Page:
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Project PigeonWatch

Pigeon Courtship
by Melinda S. LaBranche
illustrations by Julie Zickefoose

Is mate choice anything more than a random decision?

Project PigeonWatch was designed primarily to answer one major question: "Why are there so many different colors of pigeons?" We can start our investigation by examining the distribution of pigeon color morphs. To determine how many of each morph are seen in different flocks, we ask PigeonWatchers to record the number of each color in the flock. But this doesn't explain why there are so many colorsit is a preliminary step. After this first step we must figure out what allows so many colors to continue to exist together in the same flock.
Clapping: after mating, a male pigeon may make a display flight. In this display, he "claps" his wings twice.


There are a number of ecological explanations for why most wild species have only one or two color variations, making feral pigeons an exception. One well-accepted idea is that there are not many predators in typical feral pigeon habitats. Predators, particularly birds of prey, often target individuals that stand out within a group. As it swoops down upon a flock, a predator needs to be able to keep its eye on just one potential victim and follow it until it is separated from the flock. If all of the pigeons in the flock are similar, the predator may have difficulty following just one. Thus, individuals in a flock might appear camouflaged if they are similar to one another. But, for example, if there are many light-colored pigeons in a flock, a dark pigeon would stand out and make an easy target for a hawk or falcon.

Lacking a consistent set of predators, as do most cities, pigeon flocks are free from the removal of rare birds. This low-predation-pressure hypothesis suggests that because the rare-colored pigeons are not removed from flocks, they can pass their color genes on to future generations of that flock, and thus those colors remain in the flocks. To examine this, we can compare the color morphs of city flocks with those of rural flocks (where there are likely to be more predators). And since the reintroduction of Peregrine Falcons in many large cities, it would be possible to compare cities with large numbers of falcons to those with few or none.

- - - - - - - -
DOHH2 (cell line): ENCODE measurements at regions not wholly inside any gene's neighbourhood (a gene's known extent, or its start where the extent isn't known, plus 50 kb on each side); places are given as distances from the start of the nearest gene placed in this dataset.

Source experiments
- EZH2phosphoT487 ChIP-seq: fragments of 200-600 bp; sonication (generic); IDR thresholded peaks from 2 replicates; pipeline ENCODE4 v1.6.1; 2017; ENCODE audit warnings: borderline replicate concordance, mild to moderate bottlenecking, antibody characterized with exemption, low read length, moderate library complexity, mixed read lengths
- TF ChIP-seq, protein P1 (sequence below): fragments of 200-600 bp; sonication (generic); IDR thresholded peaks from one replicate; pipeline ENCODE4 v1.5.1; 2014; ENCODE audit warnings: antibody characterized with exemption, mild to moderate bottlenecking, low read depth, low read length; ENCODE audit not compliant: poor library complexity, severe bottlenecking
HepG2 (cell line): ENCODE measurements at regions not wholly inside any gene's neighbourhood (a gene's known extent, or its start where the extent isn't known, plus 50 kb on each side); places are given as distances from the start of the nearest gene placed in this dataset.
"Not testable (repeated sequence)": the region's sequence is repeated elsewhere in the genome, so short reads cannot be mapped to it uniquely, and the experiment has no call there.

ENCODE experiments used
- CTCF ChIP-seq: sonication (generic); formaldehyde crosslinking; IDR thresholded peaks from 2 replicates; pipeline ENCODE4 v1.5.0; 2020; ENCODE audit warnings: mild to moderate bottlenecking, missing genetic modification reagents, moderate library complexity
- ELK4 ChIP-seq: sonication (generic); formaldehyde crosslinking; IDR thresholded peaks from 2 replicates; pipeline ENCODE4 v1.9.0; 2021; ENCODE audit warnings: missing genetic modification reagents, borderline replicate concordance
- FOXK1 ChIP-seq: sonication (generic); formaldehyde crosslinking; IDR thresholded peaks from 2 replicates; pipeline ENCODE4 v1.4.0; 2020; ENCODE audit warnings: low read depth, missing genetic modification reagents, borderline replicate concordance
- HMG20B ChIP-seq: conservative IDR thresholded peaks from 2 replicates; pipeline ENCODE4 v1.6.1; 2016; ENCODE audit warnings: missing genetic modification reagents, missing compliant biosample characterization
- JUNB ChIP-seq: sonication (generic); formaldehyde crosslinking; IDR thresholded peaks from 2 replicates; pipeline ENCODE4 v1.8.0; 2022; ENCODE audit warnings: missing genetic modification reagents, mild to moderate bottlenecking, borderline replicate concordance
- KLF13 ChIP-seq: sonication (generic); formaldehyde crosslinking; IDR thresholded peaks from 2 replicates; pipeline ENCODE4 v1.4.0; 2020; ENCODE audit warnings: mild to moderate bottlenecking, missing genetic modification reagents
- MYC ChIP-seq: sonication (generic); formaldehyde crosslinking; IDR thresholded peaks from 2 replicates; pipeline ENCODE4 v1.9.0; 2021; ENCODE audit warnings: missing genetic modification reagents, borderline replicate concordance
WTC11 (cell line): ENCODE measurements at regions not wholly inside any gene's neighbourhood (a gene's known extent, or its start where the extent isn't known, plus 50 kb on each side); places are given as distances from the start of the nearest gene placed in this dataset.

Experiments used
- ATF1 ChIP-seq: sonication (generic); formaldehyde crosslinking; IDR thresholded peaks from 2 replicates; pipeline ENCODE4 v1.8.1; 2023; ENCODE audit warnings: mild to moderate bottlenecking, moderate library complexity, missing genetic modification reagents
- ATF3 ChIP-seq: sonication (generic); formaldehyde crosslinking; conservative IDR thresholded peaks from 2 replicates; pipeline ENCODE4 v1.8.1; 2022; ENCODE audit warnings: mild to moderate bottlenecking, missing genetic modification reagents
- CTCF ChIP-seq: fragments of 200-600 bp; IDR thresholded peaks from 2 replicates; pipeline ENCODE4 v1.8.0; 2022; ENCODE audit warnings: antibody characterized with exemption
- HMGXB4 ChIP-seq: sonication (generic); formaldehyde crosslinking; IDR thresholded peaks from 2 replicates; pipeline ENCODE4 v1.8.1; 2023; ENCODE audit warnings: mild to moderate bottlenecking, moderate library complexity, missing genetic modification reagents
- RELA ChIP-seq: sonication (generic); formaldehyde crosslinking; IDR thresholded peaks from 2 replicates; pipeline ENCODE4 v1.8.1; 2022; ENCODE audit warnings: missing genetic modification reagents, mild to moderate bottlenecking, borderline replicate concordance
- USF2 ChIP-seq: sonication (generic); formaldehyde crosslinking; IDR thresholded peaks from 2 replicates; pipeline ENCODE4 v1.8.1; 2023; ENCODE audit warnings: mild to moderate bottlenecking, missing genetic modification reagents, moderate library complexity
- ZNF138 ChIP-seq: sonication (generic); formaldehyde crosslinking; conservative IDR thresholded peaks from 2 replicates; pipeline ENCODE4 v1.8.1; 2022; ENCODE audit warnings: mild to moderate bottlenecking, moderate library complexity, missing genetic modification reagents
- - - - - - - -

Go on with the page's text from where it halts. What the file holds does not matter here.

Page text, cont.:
But predation pressure is not the only ecological idea about the persistence of color variation in pigeon flocks - behavior may have an influence. Consider, for example, the choice of a mate. Among pigeons it is the female who chooses - males strut around and females choose from among the males (see the descriptions of pigeon courtship behaviors in the Bird Watchers' Notebook article). Once the choice is made, most pairs stay together for life. If color influences the female's choice, then mate choice may influence the colors of pigeons in future generations.
This can happen in a number of ways.

First, females may prefer mates that are similar to themselves. If you think about this, you may ask how a pigeon can figure out what color she is, since she doesn't have a mirror! Ecologists suggest that a female chooses a mate who is similar to her parents - and, of course, parents are likely to be similar to the female herself. Thus, if pairs in a flock are the same color and their offspring look just like them, then a "culture" might develop where pigeons always choose a mate of their parents' and their own color.